Here’s what we don’t realize. Today’s workplace-learning snake oil is costing us billions of dollars in wasted effort, misspent resources, ill-advised decisions, and distraction from the science-of-learning fundamentals that have proven to be effective! Every time a trainer reads an article on learning styles and adjusts his or her training to make it suitable for visual, auditory, kinesthetic, and olfactory learners; time is wasted, money is spent, and learning is hurt. Every time an instructional designer goes to a conference and hears that neuroscience should guide learning design, he or she takes this faulty meme back to colleagues and infects them with false hope and ineffective learning strategies. Every time a Chief Learning Officer hears that learning events should be shrunk to 4-minute microlearning videos, that storytelling is everything, that all learning is social, that virtual reality is the future of learning—every time our learning executives jump on a bandwagon and send us to training or conferences or hire experts in these multitudinous fascinations—we are diverted from the veritable essence of learning. We waste our own developmental budgets with snake-oil rostrums. We waste time organizing ourselves around wrong-headed initiatives. We ignore what really works, all the while costing our organizations billions of dollars in waste and ineffective learning practices.

Let us start anew today. We can begin with Clark’s book. It is a veritable treasure chest of wisdom. But let’s keep going. Let’s stay skeptical. Let’s look to the scientific research for knowledge. Let’s become more demanding and knowledgeable ourselves, knowing that we all have more to learn. Let’s look to the research translators who know the work that we do as instructional designers, trainers, and developers. Let’s do our own testing. Let’s improve our evaluation systems so that we get better feedback day by day. Let’s pilot, rework, improve, and continue to learn!

As the history of patent medicine shows, we must be forever vigilant against our own blindness and against those who will sell us the miraculous hope of snake-oil cure-alls.

Too often, product training is based on the false assumption that sales people and customer service reps simply need to be fed information about product features and benefits. Fortunately, Dan Bixby has come along and written a book to help design product training that actually works.

Here’s the testimonial I wrote for the book:

“Dan Bixby’s book will help technical experts create training that actually works to improve performance. Backed by years of experience, Bixby connects with practical advice and empathy—and helps experts avoid the most common mistakes in product training.”

You can check out Bixby’s book on Amazon at: https://amzn.to/2wBN110

Is my book, Performance-Focused Smile Sheets: A Radical Rethinking of a Dangerous Art Form, award worthy?

I think so, buy I'm hugely biased! SMILE.

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Here's what I wrote today on an award-submission application:

Performance-Focused Smile Sheets: A Radical Rethinking of Dangerous Art Form is a book, published in February 2016, written by Will Thalheimer, PhD, President of Work-Learning Research, Inc.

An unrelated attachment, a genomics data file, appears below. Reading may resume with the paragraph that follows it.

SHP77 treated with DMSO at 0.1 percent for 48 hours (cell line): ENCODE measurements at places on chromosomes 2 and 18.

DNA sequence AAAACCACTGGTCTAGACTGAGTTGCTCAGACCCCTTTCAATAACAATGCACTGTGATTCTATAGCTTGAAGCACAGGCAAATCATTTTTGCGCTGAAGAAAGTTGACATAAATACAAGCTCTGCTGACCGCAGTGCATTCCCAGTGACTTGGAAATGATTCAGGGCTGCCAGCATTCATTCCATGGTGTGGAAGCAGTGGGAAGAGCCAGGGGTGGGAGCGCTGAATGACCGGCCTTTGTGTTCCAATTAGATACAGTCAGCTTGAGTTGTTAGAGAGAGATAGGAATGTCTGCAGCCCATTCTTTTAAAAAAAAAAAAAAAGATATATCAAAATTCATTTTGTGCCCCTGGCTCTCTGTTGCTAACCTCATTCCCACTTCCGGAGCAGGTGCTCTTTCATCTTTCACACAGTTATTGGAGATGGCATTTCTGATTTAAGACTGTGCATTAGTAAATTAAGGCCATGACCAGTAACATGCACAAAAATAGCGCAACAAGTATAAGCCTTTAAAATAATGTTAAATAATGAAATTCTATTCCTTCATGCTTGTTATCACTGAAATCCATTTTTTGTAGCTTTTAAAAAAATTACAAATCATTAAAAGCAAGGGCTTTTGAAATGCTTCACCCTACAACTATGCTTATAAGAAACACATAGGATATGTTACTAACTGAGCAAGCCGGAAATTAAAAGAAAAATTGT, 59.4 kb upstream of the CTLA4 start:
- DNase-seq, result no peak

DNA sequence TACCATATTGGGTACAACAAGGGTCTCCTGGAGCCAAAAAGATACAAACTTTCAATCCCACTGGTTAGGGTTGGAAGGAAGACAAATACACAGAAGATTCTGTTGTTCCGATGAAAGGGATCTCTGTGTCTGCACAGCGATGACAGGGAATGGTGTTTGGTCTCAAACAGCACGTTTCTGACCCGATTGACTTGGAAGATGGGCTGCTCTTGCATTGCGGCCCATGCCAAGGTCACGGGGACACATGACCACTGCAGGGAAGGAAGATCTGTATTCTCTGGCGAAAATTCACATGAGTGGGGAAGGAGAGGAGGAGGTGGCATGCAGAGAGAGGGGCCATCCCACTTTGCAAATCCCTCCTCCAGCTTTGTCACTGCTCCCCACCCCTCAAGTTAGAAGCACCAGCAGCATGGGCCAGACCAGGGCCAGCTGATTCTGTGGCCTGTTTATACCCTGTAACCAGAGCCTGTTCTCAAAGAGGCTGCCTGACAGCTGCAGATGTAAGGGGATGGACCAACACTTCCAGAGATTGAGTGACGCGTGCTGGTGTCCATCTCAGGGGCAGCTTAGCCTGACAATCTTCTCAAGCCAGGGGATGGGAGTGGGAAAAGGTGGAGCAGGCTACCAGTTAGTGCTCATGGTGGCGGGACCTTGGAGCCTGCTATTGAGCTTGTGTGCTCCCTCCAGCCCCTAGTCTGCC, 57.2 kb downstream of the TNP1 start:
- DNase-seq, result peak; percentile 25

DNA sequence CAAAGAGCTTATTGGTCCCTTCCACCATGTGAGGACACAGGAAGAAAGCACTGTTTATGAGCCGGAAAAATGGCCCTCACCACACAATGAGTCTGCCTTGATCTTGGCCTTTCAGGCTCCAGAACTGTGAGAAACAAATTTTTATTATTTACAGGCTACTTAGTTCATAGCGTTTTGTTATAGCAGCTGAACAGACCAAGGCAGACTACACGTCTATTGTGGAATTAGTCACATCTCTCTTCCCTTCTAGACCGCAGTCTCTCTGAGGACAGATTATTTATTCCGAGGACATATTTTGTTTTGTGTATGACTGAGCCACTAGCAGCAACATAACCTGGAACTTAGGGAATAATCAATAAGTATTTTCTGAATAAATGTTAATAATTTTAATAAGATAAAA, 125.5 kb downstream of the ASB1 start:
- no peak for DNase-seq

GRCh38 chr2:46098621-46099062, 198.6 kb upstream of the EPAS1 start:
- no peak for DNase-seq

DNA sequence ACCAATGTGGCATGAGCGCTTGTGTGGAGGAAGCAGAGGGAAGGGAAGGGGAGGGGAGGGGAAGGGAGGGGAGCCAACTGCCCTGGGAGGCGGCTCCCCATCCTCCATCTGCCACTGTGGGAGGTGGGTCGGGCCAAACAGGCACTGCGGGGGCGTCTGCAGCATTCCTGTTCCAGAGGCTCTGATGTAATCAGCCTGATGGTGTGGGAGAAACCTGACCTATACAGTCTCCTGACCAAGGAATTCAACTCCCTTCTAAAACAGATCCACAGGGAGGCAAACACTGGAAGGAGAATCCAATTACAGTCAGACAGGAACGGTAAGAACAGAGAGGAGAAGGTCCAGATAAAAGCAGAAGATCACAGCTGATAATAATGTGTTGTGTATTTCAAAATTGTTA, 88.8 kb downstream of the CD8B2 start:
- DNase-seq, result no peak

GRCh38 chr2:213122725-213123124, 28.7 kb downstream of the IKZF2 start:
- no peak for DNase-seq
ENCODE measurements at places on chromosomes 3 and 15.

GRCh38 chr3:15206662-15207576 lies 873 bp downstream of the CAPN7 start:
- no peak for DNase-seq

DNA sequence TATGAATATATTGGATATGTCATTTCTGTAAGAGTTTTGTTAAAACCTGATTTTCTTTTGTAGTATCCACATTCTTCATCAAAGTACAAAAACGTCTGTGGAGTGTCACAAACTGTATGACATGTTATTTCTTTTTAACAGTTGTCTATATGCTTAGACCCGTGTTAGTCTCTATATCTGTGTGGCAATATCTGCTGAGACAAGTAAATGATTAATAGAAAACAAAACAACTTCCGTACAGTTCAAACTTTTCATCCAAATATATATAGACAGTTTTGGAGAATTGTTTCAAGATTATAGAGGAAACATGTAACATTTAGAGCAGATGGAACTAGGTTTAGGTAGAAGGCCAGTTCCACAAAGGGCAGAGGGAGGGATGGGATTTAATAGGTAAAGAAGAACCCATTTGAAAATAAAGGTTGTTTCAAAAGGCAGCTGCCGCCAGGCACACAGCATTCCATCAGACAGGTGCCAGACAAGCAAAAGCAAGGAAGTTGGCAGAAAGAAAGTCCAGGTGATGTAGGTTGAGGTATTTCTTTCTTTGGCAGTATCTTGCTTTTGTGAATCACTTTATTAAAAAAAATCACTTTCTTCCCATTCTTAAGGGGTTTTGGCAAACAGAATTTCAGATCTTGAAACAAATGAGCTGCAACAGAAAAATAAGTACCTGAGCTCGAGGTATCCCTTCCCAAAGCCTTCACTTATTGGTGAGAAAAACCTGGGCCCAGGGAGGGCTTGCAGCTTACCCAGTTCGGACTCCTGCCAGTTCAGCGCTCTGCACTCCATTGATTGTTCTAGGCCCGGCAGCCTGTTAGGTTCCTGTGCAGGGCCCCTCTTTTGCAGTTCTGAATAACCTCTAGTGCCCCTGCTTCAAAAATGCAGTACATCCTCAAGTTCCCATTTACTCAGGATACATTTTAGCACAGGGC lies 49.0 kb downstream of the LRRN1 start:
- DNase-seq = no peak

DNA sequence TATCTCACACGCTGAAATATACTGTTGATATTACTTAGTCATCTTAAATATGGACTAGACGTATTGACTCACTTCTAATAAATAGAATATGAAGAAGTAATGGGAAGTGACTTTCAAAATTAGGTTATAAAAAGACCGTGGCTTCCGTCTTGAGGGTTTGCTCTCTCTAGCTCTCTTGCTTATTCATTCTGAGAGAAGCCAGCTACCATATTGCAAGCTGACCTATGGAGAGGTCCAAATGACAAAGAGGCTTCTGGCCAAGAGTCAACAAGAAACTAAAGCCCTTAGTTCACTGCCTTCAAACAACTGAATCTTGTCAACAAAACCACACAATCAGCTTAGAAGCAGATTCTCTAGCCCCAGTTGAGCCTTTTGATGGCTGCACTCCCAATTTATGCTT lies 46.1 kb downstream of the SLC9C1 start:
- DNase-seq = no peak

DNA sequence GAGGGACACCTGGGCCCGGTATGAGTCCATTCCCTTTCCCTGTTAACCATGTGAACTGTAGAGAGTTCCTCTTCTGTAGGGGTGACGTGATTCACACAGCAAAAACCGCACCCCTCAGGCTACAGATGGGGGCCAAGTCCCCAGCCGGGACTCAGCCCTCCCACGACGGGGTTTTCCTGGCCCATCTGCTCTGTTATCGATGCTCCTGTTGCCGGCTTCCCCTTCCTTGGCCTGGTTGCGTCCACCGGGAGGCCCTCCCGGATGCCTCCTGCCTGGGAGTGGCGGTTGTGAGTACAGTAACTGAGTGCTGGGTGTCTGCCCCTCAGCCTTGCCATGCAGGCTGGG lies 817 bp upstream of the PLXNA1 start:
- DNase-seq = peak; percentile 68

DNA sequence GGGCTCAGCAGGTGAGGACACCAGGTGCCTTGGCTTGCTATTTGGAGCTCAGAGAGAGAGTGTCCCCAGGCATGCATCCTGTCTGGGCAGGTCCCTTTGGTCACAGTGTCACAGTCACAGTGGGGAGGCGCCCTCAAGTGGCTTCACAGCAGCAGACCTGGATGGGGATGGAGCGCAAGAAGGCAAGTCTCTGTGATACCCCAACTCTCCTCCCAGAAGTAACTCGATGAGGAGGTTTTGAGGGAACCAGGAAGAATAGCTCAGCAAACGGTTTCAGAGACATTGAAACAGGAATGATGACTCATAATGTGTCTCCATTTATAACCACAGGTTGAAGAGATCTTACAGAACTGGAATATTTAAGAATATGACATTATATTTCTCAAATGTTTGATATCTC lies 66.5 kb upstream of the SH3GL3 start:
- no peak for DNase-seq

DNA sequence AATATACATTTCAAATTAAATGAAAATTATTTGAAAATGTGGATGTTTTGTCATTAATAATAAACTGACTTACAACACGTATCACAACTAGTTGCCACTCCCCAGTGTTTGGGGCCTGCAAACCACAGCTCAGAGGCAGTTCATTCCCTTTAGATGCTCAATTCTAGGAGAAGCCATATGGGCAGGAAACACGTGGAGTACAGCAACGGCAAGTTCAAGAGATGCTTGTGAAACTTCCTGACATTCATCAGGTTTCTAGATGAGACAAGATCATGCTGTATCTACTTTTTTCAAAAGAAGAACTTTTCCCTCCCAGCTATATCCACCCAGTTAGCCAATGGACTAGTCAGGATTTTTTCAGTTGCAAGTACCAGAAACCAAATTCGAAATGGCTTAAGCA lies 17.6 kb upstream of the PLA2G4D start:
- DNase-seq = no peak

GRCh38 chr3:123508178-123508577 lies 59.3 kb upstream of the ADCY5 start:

The book reviews research on smile sheets (learner feedback forms), demonstrates the limitations of traditional smile sheets, and provides a completely new formulation on how to design and deploy smile sheets.

The ideas in the book — and the example questions provided — help learning professionals focus on "learning effectiveness" in supporting post-learning performance. Where traditional smile sheets focus on learner satisfaction and the credibility of training, Performance-Focused Smile Sheets can also focus on science-of-learning factors that matter. Smile sheets can be transformed by focusing on learner comprehension, factors that influence long-term remembering, learner motivation to apply what they've learned, and after-learning supports for learning transfer and application of learning to real-world job tasks.

Smile sheets can also be transformed by looking beyond Likert-like responses and numerical averages that dumb-down our metrics and lead to bias and paralysis. We can go beyond meaningless averages ("My course is a 4.1!") and provide substantive information to ourselves and our stakeholders.

The book reviews research that shows that so-called "learner-centric" formulations are filled with dangers — as research shows that learners don't always know how they learn best. Smile-sheet questions must support learners in making smile-sheet decisions, not introduce biases that warp the data.

For decades our industry has been mired in the dishonest and disempowering practice of traditional smile sheets. Thankfully, a new approach is available to us.

Sure! I'd love to see my work honored. More importantly, I'd love to see the ideas from my book applied wisely, improved, and adopted for training evaluation, student evaluations, conference evaluations, etc. 

You can help by sharing, by piloting, by persuading, by critiquing and improving! That will be my greatest award!

Connie Malamed is The eLearning Coach, an intriguing podcaster, and the author of two fantastic books on visual design. Here I interview her in regards to her most recent book, Visual Design Solutions.

 

Here is the book:

Here is Connie:

1.

Will:
Connie, in your book, Visual Design Solutions: Principles and Creative Inspiration for Learning Professionals, your goal seems to be to help learning professionals utilize effective visuals to improve their learning outcomes. Indeed, you dedicate the book to “the hard-working creative learning professionals who want to make a difference.”

Tell me about your hope for the book and the importance visual design has for learning professionals?